Nested dictionaries trouble

Bruno Desthuilliers bdesth.quelquechose at
Wed Apr 11 22:57:05 CEST 2007

IamIan a écrit :
> Hello,
> I'm writing a simple FTP log parser that sums file sizes as it runs. I
> have a yearTotals dictionary with year keys and the monthTotals
> dictionary as its values. The monthTotals dictionary has month keys
> and file size values. The script works except the results are written
> for all years, rather than just one year. I'm thinking there's an
> error in the way I set my dictionaries up or reference them...
> import glob, traceback
> years = ["2005", "2006", "2007"]
> months = ["01","02","03","04","05","06","07","08","09","10","11","12"]
> # Create months dictionary to convert log values
> logMonths =
> {"Jan":"01","Feb":"02","Mar":"03","Apr":"04","May":"05","Jun":"06","Jul":"07","Aug":"08","Sep":"09","Oct":"10","Nov":"11","Dec":"12"}

DRY violation alert !

logMonths = {

months = sorted(logMonths.values())

> # Create monthTotals dictionary with default 0 value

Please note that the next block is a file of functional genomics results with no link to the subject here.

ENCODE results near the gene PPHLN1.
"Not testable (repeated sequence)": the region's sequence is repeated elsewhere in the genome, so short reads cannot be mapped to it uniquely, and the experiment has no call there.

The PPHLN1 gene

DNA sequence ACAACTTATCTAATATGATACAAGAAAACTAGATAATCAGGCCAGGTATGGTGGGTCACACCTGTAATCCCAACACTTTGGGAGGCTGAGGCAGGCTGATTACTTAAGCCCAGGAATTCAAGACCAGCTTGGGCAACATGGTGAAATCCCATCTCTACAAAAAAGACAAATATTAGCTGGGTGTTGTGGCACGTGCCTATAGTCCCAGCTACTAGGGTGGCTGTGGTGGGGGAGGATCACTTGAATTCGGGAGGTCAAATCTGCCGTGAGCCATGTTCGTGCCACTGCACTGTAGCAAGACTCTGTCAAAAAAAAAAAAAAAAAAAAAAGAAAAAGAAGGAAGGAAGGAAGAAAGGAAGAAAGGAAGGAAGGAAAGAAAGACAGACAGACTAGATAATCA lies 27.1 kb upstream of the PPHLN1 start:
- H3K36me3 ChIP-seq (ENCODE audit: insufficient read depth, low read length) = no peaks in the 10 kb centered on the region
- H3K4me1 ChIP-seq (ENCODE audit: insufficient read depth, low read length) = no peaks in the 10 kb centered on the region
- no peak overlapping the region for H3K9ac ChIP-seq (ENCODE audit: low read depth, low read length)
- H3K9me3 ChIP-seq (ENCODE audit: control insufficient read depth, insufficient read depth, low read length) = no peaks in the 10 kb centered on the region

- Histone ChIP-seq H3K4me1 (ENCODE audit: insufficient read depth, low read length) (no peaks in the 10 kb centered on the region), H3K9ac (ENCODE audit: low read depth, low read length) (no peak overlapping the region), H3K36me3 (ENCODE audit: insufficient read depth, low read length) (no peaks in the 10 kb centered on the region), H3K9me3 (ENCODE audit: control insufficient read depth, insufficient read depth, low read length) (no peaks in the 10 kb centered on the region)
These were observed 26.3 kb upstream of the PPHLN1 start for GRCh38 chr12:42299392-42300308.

> monthTotals = dict.fromkeys(months, 0)
> # Nest monthTotals dictionary in yearTotals dictionary
> yearTotals = {}
> for year in years:
>   yearTotals.setdefault(year, monthTotals)

A complicated way to write:
yearTotals = dict((year, monthTotals) for year in years)

And without even reading further, I can tell you have a problem here: 
all 'year' entry in yearTotals points to *the same* monthTotal dict 
instance. So when updating yearTotals['2007'], you see the change 
reflected for all years. The cure is simple: forget the monthTotals 
object, and define your yearTotals dict this way:

yearTotals = dict((year, dict.fromkeys(months, 0)) for year in years)

NB : for Python versions < 2.4.x, you need a list comp instead of a 
generator expression, ie:

yearTotals = dict([(year, dict.fromkeys(months, 0)) for year in years])


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